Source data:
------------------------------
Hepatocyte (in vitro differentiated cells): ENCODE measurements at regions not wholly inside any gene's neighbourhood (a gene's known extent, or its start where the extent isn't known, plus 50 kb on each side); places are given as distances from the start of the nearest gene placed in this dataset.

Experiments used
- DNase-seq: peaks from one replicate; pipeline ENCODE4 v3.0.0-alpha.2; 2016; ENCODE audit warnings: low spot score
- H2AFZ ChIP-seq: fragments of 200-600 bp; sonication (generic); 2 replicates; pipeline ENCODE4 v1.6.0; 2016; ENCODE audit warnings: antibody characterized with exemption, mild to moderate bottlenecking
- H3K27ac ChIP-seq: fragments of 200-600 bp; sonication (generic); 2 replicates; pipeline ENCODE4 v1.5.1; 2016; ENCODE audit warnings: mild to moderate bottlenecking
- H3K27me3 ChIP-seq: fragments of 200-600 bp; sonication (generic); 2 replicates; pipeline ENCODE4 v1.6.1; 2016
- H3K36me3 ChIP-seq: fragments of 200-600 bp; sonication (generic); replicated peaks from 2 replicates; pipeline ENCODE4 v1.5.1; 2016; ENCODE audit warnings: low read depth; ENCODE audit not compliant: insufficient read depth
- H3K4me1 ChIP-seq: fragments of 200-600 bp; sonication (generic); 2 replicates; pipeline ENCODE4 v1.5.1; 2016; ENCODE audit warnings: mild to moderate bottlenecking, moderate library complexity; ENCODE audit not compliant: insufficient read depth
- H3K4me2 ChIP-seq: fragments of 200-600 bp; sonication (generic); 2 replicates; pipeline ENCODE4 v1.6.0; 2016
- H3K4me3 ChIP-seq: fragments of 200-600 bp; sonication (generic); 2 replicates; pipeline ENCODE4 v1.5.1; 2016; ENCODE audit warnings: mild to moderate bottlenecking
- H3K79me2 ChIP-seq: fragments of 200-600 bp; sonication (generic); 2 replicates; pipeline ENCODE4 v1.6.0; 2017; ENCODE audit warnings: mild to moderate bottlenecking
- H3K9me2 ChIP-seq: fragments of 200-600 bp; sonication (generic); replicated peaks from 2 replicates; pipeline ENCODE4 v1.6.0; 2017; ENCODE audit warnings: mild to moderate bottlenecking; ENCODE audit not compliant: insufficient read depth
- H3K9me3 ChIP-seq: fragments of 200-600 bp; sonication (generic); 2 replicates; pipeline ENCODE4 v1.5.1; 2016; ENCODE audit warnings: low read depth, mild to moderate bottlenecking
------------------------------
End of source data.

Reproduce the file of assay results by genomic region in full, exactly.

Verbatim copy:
Hepatocyte (in vitro differentiated cells): ENCODE measurements at regions not wholly inside any gene's neighbourhood (a gene's known extent, or its start where the extent isn't known, plus 50 kb on each side); places are given as distances from the start of the nearest gene placed in this dataset.

Experiments used
- DNase-seq: peaks from one replicate; pipeline ENCODE4 v3.0.0-alpha.2; 2016; ENCODE audit warnings: low spot score
- H2AFZ ChIP-seq: fragments of 200-600 bp; sonication (generic); 2 replicates; pipeline ENCODE4 v1.6.0; 2016; ENCODE audit warnings: antibody characterized with exemption, mild to moderate bottlenecking
- H3K27ac ChIP-seq: fragments of 200-600 bp; sonication (generic); 2 replicates; pipeline ENCODE4 v1.5.1; 2016; ENCODE audit warnings: mild to moderate bottlenecking
- H3K27me3 ChIP-seq: fragments of 200-600 bp; sonication (generic); 2 replicates; pipeline ENCODE4 v1.6.1; 2016
- H3K36me3 ChIP-seq: fragments of 200-600 bp; sonication (generic); replicated peaks from 2 replicates; pipeline ENCODE4 v1.5.1; 2016; ENCODE audit warnings: low read depth; ENCODE audit not compliant: insufficient read depth
- H3K4me1 ChIP-seq: fragments of 200-600 bp; sonication (generic); 2 replicates; pipeline ENCODE4 v1.5.1; 2016; ENCODE audit warnings: mild to moderate bottlenecking, moderate library complexity; ENCODE audit not compliant: insufficient read depth
- H3K4me2 ChIP-seq: fragments of 200-600 bp; sonication (generic); 2 replicates; pipeline ENCODE4 v1.6.0; 2016
- H3K4me3 ChIP-seq: fragments of 200-600 bp; sonication (generic); 2 replicates; pipeline ENCODE4 v1.5.1; 2016; ENCODE audit warnings: mild to moderate bottlenecking
- H3K79me2 ChIP-seq: fragments of 200-600 bp; sonication (generic); 2 replicates; pipeline ENCODE4 v1.6.0; 2017; ENCODE audit warnings: mild to moderate bottlenecking
- H3K9me2 ChIP-seq: fragments of 200-600 bp; sonication (generic); replicated peaks from 2 replicates; pipeline ENCODE4 v1.6.0; 2017; ENCODE audit warnings: mild to moderate bottlenecking; ENCODE audit not compliant: insufficient read depth
- H3K9me3 ChIP-seq: fragments of 200-600 bp; sonication (generic); 2 replicates; pipeline ENCODE4 v1.5.1; 2016; ENCODE audit warnings: low read depth, mild to moderate bottlenecking